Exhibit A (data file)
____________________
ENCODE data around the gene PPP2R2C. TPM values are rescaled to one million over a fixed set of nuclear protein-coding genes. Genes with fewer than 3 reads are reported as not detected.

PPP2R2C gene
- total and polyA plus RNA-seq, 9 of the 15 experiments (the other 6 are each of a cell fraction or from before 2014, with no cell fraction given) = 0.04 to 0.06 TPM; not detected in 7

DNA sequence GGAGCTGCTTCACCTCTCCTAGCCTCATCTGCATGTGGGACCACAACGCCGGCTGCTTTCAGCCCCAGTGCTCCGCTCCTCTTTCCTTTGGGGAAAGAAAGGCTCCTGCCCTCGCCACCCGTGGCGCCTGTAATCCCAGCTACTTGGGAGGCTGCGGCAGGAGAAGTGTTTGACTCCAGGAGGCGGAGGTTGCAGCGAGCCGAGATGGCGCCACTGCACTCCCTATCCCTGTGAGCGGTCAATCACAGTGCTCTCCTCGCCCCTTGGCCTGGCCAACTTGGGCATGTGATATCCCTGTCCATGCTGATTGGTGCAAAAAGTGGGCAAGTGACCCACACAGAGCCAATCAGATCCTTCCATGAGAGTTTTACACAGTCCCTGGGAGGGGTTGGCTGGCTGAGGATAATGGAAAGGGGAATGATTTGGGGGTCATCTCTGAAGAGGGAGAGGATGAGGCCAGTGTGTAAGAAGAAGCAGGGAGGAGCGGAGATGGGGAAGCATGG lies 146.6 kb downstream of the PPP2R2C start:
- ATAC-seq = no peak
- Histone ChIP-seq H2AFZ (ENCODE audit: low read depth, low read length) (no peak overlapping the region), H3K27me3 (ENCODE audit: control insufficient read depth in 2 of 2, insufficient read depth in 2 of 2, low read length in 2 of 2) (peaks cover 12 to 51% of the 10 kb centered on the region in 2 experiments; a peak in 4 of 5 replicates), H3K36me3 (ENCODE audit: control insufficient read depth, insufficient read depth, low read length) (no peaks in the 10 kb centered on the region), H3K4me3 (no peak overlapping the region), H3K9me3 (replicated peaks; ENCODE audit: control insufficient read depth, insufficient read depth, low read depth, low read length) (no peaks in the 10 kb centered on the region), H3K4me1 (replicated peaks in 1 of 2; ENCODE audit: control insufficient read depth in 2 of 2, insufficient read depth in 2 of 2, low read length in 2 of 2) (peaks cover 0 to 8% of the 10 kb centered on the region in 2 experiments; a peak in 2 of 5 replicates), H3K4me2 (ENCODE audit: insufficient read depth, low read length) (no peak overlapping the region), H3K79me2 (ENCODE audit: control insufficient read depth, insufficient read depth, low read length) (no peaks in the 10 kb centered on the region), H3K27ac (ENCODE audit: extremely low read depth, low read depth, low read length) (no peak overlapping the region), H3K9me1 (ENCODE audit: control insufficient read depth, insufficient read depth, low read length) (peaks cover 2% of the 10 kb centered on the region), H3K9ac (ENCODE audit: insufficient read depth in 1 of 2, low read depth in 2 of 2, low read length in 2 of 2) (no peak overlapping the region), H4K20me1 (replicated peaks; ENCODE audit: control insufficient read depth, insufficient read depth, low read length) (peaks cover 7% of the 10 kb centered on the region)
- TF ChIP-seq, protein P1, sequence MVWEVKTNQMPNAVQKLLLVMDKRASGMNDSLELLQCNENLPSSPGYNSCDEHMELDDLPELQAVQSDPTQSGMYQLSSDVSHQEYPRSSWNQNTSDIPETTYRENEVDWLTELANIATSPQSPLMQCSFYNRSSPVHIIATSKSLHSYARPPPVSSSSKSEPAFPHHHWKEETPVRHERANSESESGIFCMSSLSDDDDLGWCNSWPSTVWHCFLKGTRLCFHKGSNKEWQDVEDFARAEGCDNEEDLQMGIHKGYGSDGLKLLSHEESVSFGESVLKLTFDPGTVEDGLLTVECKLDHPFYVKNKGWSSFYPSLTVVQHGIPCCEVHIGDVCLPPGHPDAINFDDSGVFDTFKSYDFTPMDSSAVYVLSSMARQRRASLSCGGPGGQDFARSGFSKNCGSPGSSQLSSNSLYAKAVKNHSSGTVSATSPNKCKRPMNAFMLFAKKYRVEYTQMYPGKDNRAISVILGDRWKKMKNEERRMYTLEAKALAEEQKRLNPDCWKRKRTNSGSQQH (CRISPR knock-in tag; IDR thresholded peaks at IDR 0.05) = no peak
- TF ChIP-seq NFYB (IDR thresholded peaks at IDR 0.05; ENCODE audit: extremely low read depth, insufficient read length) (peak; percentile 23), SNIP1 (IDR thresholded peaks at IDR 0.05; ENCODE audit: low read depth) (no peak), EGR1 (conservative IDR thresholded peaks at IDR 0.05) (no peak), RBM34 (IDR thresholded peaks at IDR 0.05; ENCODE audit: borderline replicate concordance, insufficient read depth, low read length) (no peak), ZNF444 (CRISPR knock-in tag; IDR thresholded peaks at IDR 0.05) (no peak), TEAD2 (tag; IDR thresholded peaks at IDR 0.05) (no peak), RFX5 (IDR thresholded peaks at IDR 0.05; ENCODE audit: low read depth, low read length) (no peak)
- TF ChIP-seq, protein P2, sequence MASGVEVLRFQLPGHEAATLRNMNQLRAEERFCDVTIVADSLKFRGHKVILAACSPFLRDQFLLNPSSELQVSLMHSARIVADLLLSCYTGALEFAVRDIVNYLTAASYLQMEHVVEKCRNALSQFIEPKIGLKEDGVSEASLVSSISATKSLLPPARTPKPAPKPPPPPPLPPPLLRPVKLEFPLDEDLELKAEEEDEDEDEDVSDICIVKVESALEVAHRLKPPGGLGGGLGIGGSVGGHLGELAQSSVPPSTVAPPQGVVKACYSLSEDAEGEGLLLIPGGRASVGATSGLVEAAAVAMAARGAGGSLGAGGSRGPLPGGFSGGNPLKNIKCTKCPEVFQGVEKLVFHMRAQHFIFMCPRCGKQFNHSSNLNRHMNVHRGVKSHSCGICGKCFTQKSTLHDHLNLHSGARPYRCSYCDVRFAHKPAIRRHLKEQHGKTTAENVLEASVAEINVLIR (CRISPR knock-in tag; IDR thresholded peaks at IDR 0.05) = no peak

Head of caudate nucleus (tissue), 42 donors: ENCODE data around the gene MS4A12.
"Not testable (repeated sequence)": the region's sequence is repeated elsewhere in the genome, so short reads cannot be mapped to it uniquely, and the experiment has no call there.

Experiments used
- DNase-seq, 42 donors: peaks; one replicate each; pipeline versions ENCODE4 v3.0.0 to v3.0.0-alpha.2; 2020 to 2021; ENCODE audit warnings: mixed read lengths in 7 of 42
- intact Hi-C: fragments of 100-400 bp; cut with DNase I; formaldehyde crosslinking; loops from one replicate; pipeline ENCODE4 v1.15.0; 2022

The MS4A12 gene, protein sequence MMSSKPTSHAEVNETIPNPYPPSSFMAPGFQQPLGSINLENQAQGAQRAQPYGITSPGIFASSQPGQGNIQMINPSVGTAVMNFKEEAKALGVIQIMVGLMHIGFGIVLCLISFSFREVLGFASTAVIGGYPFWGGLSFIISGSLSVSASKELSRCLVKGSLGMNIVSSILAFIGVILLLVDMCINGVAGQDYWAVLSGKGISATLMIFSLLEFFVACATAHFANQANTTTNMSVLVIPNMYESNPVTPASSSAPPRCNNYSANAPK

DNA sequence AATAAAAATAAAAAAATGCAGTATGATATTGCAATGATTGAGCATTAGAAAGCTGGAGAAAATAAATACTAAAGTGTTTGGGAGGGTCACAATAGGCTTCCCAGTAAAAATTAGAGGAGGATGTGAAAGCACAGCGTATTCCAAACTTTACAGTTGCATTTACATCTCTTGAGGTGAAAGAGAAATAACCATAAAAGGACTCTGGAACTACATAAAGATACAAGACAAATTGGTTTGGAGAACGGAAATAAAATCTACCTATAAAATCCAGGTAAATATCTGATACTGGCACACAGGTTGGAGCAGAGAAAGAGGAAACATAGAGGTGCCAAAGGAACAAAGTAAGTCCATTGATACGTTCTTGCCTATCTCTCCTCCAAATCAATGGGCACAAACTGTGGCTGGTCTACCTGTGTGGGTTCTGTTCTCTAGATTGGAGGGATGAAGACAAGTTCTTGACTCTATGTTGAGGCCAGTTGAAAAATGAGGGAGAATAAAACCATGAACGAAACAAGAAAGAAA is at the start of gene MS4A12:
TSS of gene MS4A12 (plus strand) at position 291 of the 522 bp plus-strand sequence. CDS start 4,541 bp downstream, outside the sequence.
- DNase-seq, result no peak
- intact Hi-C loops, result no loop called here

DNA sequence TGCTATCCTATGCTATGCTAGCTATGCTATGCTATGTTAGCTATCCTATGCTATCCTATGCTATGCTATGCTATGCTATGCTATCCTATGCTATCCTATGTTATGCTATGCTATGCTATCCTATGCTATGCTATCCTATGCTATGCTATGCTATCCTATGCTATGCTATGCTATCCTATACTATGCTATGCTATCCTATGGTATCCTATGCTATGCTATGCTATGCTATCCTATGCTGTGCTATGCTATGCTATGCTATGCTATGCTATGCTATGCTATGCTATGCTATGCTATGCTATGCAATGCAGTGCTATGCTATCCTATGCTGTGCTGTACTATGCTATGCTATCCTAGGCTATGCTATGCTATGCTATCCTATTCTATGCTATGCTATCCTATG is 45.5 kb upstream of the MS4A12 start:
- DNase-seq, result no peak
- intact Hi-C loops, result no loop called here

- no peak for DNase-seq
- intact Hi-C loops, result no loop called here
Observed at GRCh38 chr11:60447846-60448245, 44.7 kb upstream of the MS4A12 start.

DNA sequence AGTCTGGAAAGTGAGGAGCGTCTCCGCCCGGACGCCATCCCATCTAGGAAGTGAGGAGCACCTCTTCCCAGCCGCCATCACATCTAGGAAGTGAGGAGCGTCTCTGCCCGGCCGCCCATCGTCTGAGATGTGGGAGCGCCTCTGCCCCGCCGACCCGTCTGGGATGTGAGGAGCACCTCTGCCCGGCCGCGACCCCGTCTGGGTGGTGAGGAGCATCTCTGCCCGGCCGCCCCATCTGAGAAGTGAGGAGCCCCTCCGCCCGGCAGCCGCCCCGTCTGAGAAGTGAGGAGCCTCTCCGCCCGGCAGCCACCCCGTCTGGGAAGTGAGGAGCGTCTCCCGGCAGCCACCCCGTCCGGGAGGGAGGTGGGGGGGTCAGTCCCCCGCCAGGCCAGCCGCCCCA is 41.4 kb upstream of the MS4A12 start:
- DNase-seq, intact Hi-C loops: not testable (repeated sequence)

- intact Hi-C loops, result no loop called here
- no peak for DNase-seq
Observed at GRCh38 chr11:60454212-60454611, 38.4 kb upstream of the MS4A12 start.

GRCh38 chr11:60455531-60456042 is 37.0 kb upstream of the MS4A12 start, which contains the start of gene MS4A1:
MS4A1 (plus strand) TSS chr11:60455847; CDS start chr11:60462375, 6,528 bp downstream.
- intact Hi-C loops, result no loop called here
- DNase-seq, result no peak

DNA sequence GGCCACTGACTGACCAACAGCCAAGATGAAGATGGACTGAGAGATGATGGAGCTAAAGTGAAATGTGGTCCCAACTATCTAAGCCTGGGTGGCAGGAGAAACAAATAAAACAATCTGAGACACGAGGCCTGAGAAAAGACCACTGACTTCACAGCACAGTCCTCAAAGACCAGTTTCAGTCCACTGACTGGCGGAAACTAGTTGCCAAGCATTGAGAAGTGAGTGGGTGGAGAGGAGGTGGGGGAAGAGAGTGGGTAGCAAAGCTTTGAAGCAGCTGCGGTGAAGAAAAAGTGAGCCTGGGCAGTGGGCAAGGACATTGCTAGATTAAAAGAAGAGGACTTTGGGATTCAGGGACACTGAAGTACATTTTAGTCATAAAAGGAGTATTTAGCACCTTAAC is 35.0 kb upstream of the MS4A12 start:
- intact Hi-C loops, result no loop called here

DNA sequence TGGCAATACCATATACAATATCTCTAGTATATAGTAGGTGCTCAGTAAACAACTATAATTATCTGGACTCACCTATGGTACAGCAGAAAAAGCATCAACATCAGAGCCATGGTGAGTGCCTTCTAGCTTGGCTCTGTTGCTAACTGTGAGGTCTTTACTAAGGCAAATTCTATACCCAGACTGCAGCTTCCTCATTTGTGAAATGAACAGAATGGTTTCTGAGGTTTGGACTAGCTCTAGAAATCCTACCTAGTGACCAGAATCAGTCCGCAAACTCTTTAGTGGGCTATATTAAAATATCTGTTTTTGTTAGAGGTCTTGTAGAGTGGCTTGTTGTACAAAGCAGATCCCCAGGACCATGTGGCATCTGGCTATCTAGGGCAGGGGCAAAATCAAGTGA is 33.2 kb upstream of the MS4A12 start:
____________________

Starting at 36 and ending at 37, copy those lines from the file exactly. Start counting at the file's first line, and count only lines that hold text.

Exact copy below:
- intact Hi-C loops, result no loop called here

DNA sequence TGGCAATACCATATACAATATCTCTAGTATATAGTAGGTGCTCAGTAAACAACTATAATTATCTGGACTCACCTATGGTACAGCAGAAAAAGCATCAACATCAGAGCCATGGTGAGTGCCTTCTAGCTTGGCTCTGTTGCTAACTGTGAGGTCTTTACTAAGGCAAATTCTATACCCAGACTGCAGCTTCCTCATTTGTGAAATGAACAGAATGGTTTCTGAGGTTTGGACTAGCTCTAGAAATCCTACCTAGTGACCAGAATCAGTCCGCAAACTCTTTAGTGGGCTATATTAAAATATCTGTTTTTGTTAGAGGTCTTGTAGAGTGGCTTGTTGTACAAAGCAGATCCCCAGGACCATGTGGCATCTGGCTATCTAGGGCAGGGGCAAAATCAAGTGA is 33.2 kb upstream of the MS4A12 start: